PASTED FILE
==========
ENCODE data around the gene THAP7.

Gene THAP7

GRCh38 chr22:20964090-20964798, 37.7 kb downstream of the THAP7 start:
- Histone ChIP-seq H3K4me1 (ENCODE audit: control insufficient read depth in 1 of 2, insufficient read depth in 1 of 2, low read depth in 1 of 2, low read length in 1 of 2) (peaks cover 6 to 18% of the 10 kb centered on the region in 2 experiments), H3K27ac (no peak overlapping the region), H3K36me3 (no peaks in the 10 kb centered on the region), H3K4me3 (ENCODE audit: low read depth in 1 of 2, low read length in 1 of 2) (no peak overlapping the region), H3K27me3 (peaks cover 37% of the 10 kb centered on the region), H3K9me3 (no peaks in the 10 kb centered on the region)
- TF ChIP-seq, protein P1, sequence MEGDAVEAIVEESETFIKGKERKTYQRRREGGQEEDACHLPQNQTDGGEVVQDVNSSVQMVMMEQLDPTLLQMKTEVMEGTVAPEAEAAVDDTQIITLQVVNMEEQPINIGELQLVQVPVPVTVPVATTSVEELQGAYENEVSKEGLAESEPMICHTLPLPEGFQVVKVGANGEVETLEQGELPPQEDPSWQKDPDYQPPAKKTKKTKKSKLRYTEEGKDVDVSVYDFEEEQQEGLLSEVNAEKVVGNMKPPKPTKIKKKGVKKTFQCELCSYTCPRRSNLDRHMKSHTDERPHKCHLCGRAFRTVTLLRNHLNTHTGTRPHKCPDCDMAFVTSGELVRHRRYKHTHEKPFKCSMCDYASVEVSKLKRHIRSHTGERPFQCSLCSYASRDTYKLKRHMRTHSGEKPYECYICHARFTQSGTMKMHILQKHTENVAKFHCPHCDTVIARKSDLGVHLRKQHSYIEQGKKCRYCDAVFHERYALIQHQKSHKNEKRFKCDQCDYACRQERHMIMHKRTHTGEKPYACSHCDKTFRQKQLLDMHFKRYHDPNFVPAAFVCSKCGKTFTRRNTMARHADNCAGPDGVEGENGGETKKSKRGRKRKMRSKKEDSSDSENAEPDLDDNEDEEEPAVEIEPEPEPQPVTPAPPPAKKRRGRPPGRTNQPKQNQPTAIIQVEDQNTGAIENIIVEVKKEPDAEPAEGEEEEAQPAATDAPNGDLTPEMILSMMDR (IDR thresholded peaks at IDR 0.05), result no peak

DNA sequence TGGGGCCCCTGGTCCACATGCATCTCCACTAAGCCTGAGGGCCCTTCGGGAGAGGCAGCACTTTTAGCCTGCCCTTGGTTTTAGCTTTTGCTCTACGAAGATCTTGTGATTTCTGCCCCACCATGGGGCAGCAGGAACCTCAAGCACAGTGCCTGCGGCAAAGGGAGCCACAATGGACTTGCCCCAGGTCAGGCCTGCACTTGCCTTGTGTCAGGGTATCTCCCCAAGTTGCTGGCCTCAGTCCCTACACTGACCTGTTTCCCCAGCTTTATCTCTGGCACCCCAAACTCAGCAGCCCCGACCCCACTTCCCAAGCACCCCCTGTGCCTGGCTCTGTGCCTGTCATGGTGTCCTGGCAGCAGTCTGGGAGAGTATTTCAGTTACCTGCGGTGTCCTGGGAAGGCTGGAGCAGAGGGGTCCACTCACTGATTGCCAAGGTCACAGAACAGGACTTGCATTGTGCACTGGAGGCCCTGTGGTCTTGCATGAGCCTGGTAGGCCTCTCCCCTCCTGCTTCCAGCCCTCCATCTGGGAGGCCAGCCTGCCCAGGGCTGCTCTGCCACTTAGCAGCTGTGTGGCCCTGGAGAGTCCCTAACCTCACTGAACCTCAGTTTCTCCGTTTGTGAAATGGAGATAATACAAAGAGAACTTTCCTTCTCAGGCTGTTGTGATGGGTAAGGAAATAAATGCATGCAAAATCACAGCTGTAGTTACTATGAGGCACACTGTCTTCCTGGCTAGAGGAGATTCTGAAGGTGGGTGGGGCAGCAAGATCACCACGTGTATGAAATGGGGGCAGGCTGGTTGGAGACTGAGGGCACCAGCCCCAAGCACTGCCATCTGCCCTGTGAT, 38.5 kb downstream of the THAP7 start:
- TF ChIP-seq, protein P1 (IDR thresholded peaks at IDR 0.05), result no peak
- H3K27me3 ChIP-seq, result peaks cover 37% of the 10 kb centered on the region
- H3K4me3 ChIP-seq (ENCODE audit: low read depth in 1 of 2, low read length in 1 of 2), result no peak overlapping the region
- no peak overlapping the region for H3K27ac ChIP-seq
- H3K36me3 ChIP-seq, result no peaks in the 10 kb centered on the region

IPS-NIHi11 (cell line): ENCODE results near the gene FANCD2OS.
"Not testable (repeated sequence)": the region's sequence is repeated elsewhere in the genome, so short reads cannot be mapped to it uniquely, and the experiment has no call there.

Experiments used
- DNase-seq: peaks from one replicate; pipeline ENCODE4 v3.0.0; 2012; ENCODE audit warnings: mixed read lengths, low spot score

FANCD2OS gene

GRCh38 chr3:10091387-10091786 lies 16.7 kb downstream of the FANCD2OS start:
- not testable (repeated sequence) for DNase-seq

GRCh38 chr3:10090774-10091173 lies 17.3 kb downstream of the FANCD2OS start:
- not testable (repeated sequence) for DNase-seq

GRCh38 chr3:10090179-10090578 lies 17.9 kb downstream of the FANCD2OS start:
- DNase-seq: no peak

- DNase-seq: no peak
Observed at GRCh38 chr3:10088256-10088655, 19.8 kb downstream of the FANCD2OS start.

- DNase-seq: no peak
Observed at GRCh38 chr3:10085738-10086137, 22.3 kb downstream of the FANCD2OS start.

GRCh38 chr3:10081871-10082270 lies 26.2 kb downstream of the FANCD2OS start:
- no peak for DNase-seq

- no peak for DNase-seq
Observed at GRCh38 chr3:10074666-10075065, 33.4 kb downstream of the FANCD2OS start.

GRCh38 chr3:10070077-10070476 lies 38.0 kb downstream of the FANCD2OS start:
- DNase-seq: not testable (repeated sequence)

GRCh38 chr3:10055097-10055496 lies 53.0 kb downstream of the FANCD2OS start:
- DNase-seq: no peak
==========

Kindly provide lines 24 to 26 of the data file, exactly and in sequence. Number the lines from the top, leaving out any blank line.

Observed at GRCh38 chr3:10088256-10088655, 19.8 kb downstream of the FANCD2OS start.

- DNase-seq: no peak
Observed at GRCh38 chr3:10085738-10086137, 22.3 kb downstream of the FANCD2OS start.